River City Extensionwith the Drowning
Men, Lonesome Moses
6 p.m. Tuesday, June 5
Last summer, when Joe Michelini worked at a liquor store in his hometown of Toms River, N.J., his attention was occupied by more than just his job. The shop piped in satellite radio, always set on a '50s station. Every now and then, Michelini would sneak behind the counter, check out what was playing and copy down a song's details if he had heard something he liked. While circumstances meant that he wasn't able to do this all that often, working in the liquor store allowed him to gain a greater appreciation for a school of sound he was already into.
“You were allowed to do different things that you're not really allowed to do now,” Michelini says, emphasizing that his appreciation developed on a song-by-song basis. “If you really had to say something, there's all of those slow heartbreak songs where there's an interlude, the music breaks down and the singer stops singing and talks to their muse or even their listener for a minute – that whole, ‘I'm sorry that I broke your heart ...' I really love that. There was something so sweet about it, and the rest of it just seemed [like] dance music.” Michelini has long held affection for pre-1960s pop, jazz and blues. His time at the liquor store introduced him to Eydie Gormé's “Blame It on the Bossa Nova” (1963) and Mickey & Sylvia's “Love Is Strange” (1956).
Shades of '50s pop shine through on Don't Let the Sun Go Down on Your Anger, the new record from Michelini's solo-project-turned-eight-piece River City Extension. He calls “Welcome to Pittsburgh” “a very obvious nod to that type of music – the real simple drums and the string arrangements and the kind of croony vocals,” while “Vanessa's Song” has “that sad ballad-y feel to it.”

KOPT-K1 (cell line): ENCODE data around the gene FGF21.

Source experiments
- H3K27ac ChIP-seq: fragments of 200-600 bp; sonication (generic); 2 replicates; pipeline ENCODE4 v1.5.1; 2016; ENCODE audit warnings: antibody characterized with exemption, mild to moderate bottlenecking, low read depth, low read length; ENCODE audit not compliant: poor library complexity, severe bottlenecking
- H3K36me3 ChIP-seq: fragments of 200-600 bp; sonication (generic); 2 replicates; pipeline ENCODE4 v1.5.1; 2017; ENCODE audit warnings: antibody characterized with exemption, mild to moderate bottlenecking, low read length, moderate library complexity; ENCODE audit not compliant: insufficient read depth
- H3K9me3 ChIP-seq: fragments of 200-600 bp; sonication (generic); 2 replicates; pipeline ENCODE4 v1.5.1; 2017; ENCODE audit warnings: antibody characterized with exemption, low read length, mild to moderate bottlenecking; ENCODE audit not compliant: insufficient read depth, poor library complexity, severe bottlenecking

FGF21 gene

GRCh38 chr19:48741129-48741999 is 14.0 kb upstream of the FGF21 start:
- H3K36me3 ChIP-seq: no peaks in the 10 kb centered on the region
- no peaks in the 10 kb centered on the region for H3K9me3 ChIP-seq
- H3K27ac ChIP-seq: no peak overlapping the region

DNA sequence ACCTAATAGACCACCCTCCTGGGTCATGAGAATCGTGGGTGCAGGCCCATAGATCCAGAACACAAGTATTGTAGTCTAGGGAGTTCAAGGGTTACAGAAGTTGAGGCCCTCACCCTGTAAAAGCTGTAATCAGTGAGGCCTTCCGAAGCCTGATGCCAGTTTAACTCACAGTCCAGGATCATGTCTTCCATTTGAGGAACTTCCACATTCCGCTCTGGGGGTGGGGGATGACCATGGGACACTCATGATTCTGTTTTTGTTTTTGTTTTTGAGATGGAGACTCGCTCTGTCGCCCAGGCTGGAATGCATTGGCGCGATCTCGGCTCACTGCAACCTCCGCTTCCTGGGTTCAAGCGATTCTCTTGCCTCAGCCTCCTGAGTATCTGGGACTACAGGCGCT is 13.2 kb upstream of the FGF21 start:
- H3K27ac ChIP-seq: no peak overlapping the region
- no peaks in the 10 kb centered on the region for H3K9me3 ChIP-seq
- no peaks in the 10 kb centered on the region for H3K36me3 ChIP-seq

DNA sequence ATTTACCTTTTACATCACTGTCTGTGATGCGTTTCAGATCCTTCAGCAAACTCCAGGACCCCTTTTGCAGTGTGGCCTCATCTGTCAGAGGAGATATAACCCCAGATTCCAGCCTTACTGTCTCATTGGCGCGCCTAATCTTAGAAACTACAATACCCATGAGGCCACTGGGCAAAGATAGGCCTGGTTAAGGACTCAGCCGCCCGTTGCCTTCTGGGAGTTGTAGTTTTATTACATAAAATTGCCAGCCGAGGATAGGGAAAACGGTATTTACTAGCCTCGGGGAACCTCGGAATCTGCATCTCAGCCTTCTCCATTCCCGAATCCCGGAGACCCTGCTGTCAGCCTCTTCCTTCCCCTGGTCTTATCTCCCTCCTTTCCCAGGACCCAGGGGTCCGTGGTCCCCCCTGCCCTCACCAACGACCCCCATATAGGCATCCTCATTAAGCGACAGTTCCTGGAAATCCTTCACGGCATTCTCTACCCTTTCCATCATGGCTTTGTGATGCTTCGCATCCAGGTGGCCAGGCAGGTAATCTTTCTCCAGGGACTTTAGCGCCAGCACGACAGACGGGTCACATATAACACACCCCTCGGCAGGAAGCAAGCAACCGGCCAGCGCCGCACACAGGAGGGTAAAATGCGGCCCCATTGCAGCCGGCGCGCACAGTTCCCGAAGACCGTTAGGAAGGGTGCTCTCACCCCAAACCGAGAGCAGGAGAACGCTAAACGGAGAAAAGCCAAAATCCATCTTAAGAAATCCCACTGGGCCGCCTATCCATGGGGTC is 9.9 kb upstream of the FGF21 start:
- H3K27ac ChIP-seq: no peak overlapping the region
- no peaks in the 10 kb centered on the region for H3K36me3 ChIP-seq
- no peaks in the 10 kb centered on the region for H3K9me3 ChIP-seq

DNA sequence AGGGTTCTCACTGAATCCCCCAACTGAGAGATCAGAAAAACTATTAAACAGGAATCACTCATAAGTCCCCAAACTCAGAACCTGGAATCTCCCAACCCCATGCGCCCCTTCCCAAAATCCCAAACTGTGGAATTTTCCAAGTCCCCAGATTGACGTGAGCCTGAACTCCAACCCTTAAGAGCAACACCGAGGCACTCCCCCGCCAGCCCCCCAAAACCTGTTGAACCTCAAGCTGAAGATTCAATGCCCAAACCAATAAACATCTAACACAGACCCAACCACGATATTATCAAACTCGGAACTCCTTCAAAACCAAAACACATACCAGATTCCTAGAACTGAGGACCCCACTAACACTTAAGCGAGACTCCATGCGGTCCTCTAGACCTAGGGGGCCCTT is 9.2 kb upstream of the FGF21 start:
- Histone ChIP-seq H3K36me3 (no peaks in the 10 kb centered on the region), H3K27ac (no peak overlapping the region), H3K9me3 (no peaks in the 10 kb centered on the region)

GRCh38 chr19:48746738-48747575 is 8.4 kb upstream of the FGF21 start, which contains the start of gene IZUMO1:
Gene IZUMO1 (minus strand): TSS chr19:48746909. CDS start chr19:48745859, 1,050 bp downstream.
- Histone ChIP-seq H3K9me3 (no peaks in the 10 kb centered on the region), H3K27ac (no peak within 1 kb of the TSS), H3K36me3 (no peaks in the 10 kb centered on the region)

“There's definitely parts of the record that you listen to and be like, ‘Yeah, that sounds like a nostalgic move,'” he says.
These developments make perfect contextual sense for River City Extension. In the past, Michelini has half-jokingly called his group “chamber punk,” referring to their combination of orchestral chamber-pop elements (the band has employed horns, woodwinds and strings) and DIY punk vibe. (When the moment calls for it, River City will break out the sweaty, healthy aggression.) Michelini, who was almost finished writing Don't by the time he started working at the liquor store, foresees his band making more “antique pop,” but he also mentions tinkering with electronic music, guitar effects, vocal layering and a cappella vocals in the future. This mélange of elements has little cohesion on paper, but Michelini isn't much for rules anyway.
“I don't think that we ever set out to have a goal for a sound,” he says. “I actually have almost no interest in that, you know? Our goal is just to communicate effectively with our listeners, whatever emotion that we're trying to communicate, and we would use any sound necessary to get there.”